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July 10, 1984


The opinion of the court was delivered by: SWEET


By order of June 28, 1984, this court granted defendants' motion to set aside the judgment and for a new trial, and stated that plaintiff Willima Freschi, Jr., as Trustee of the William Freschi Trust ("Freschi"), would be offered a remittitur in a forthcoming opinion. This is that opinion. This opinion also denies Freschi's motion for costs with respect to the disqualification motion, but grants Freschi the costs of this action.

 On the eve of Memorial Day weekend, the jury awarded Freschi $440,000 against defendants Bandler & Kass ("Bandler & Kass"), William C. Sherr, Rober Sylvor and William J. Werner for legal malpractice and $926,346.07 against all defendants for liability under Rule 10b-5 and state-law fraud. The jury also awarded Freschi "all expenses incurred both in this action and before the tax courts, plus interest due the IRS on any deficiencies, including all plaintiff's attorneys fees," even though the special verdict form had not posed questions on these topics.

 Rule 10b-5 and Fraud Liability

 Defendants contend that the trial evidence was insufficient to support the jury's verdict for Freschi on the fraud and Rule 10b-5 counts. They also contend that the jury's verdict denying defendants' statute of limitations defense to the Rule 10b-5 claim was against the weight of the evidence. Defendants have not contended that the jury was improperly instructed on these questions.

 To summarize the evidence adduced at this two-week trial would serve little purpose for those who participated in it. There was sufficient evidence to support a conclusion that the defendants failed to disclose certain material facts to Freschi, especially the fact that Joseph Laird was involved with the offering and had been served with the restraining order. The facts adduced at trial do not require as a matter of law the conclusion that Freschi should have suspected the fraud before July 13, 1978, the crucial date for statute of limitations purposes. Accordingly, defendants' motion to set aside the jury's finding of liability on the Rule 10b-5 and fraud counts is denied.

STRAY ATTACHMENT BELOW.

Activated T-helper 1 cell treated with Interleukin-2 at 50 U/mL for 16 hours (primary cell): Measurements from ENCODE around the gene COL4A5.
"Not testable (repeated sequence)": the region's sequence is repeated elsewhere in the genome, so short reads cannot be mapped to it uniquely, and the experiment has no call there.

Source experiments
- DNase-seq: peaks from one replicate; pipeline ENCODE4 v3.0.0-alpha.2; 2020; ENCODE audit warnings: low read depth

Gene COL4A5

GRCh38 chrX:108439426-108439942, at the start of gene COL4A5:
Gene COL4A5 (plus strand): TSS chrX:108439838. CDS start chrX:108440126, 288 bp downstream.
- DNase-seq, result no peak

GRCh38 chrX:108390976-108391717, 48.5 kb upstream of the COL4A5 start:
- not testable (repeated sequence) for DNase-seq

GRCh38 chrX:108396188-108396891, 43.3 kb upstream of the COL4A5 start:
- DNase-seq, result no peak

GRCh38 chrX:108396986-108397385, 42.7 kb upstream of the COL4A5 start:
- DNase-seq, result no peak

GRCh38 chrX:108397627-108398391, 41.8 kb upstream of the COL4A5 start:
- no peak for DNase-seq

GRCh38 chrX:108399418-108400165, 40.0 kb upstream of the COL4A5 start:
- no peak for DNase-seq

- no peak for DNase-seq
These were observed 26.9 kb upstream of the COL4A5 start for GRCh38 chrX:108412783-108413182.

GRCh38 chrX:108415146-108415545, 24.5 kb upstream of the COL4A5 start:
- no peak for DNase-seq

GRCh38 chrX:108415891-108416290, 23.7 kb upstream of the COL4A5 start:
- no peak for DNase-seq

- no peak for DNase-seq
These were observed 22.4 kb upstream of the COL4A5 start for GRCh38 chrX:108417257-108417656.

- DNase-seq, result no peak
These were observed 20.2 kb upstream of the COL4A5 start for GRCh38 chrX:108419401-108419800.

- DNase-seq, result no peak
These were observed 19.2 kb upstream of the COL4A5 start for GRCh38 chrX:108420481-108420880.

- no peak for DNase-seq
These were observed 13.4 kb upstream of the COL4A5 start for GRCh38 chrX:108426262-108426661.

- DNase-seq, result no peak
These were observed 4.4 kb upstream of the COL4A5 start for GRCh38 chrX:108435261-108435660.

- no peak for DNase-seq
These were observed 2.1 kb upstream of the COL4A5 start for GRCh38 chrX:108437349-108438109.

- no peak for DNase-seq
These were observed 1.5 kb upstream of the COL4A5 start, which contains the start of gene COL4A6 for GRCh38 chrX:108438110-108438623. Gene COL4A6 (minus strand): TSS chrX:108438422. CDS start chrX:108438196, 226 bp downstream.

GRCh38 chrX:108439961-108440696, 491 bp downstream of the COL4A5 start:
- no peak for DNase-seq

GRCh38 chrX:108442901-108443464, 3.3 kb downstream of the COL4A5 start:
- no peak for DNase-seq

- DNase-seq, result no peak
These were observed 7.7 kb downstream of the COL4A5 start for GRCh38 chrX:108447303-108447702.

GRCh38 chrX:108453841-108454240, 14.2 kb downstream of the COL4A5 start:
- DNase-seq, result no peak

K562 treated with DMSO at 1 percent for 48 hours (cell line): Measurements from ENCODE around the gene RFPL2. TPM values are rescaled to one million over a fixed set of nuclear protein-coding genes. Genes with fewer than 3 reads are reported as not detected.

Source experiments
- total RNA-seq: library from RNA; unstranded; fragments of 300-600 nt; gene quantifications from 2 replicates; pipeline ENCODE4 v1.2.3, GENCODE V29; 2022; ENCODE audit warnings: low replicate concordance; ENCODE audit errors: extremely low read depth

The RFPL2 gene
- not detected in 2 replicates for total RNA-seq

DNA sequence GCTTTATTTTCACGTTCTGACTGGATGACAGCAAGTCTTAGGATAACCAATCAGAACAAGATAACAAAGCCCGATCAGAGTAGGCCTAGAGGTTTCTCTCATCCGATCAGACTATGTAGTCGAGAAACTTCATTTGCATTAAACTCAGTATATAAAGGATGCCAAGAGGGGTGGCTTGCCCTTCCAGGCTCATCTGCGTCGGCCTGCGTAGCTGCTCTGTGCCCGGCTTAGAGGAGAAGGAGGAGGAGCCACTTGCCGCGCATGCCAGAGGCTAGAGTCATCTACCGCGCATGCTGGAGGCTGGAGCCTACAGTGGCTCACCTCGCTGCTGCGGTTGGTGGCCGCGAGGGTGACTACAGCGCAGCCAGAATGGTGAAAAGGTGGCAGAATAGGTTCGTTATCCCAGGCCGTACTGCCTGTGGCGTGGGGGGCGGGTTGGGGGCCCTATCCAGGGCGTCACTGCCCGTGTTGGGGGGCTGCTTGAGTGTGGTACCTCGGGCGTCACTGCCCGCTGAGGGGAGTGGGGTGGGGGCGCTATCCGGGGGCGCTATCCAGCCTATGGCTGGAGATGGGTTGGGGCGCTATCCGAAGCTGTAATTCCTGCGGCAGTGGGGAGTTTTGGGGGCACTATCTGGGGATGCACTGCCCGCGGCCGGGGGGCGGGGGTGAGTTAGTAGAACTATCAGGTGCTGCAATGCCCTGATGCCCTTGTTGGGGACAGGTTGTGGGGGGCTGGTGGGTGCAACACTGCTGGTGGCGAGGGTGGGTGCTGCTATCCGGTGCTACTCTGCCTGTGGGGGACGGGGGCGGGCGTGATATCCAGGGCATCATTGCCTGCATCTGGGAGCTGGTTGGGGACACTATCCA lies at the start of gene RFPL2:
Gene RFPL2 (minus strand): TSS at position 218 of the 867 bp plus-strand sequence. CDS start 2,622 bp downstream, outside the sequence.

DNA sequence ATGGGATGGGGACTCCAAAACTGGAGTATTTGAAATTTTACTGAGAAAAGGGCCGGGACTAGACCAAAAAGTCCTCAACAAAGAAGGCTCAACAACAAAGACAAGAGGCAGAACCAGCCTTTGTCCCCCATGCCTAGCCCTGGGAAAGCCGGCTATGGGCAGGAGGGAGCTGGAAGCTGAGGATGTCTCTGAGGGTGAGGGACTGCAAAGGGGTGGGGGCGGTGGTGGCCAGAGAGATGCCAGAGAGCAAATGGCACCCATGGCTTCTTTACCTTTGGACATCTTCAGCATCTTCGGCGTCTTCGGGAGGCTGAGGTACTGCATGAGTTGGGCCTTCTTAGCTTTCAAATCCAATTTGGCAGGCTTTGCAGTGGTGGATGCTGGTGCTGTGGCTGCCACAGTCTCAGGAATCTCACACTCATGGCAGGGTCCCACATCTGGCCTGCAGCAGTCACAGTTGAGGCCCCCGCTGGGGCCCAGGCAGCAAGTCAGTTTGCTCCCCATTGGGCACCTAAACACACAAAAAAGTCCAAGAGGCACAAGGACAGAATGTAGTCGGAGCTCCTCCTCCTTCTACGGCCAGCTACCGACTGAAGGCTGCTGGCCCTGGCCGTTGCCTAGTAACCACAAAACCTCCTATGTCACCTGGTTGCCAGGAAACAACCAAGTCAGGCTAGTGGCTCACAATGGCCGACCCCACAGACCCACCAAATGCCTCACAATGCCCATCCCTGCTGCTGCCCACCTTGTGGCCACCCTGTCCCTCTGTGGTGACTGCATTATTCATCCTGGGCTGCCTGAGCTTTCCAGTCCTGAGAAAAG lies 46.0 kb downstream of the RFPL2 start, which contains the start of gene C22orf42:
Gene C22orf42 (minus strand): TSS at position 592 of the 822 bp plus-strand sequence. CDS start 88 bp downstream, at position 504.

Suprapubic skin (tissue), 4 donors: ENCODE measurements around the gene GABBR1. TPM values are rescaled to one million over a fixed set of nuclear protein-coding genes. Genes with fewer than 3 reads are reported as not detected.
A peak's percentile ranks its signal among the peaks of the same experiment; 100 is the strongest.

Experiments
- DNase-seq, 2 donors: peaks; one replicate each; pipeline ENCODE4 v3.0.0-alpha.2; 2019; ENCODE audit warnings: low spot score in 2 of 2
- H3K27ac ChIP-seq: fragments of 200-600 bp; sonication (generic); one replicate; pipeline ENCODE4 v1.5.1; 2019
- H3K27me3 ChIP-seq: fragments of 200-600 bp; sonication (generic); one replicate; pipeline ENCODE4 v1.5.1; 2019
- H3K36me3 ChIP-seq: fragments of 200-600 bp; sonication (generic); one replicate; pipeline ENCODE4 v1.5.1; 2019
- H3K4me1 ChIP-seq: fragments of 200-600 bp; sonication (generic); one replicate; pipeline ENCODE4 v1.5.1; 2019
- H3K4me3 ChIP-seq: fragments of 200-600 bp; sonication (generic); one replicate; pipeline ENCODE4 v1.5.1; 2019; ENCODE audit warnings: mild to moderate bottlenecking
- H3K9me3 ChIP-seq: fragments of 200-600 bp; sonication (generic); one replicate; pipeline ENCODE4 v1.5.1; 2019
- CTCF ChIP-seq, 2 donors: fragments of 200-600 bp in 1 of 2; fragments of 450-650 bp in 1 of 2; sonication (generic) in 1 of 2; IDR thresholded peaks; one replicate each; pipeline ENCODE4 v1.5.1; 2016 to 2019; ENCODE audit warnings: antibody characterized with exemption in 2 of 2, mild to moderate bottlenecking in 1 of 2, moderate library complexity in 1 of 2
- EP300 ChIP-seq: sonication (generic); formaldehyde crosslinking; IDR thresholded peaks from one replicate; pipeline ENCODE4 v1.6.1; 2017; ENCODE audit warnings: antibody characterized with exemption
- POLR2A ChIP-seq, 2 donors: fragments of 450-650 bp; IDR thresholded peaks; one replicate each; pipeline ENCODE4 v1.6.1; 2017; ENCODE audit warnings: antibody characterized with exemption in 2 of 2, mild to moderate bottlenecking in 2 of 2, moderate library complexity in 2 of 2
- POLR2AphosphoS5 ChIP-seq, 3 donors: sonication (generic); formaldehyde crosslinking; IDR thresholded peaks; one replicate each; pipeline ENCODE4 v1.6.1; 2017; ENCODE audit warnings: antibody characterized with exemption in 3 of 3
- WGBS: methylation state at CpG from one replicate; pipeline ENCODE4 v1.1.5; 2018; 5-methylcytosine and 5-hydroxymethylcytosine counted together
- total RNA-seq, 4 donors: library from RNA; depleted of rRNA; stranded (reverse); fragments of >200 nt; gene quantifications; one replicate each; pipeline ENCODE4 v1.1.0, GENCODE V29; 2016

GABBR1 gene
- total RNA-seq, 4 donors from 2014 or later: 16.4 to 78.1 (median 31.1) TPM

Damages for Fraud and Rule 10b-5

 The jury awarded Freschi $926,346.07 for Rule 10b-5 and fraud liability. This award exactly equals the amount of cash Freschi invested plus the extra tax Freschi owed because of the Internal Revenue Service's ("IRS") initial disallowance of Freschi's deductions for 1977 and 1978. It thus appears likely that the jury awarded Freschi benefit-of-the-bargain damages, contrary to the court's instructions. The jury's extensive note on the verdict form was also not based on any instructions given. Whatever the reason for the award, however, it was excessive for the reasons set forth below and must be set aside.